The state does not break down revenue by cities and towns
The city of Westfield received $45,000 this fiscal year that it didn’t get last year.
Quite the story in a time when the COVID-19 pandemic has hurt city finances and everything — especially the revenue picture — seems to turn out worse than expectations.
The payment, for the fiscal year’s first quarter, came from the state as the city’s share of marijuana taxes collected this year for the first time. The city’s first marijuana retailer, Cannabis Connection, opened in June.
Westfield is not alone in seeing new money from the state’s growing cannabis industry. But cities and towns, and the businesses themselves, don’t necessarily know what will happen next. As the industry begins to mature, there is burgeoning competition and market fluctuations as consumer acceptance and habits change following pandemic-related lockdowns.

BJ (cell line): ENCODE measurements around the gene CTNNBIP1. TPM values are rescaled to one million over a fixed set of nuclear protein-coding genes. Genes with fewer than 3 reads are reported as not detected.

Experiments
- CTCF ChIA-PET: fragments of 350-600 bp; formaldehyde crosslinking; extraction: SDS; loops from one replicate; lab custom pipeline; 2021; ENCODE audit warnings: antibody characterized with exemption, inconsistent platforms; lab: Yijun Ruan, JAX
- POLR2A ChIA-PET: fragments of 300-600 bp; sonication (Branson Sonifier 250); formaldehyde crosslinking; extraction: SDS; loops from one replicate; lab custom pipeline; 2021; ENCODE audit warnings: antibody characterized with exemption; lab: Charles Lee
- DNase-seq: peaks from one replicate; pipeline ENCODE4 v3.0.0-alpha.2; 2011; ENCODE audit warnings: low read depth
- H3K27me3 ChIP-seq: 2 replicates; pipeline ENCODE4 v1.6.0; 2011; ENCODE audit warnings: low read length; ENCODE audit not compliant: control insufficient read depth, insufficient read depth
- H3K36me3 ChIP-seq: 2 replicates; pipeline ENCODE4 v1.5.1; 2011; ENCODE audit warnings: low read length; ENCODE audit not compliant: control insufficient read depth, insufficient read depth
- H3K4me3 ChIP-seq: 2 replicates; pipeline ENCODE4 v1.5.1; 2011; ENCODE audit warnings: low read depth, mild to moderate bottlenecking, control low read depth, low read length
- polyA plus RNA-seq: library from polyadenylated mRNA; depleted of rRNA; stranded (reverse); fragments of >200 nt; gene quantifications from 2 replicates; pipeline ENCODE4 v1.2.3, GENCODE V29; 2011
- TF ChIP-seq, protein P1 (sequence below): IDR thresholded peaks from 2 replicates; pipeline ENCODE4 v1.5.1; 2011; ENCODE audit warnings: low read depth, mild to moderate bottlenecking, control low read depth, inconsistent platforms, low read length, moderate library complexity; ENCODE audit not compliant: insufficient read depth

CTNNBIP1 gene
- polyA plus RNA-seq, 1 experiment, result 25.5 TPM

Will the end of COVID-19 restrictions mean more business? Will new shops that open dilute receipts, or will greater social acceptance lead to more sales? Will new shops in neighboring communities — Springfield’s first opened in September, and its taxes aren’t in yet — change the bottom line in communities that had monopolies in the early days?
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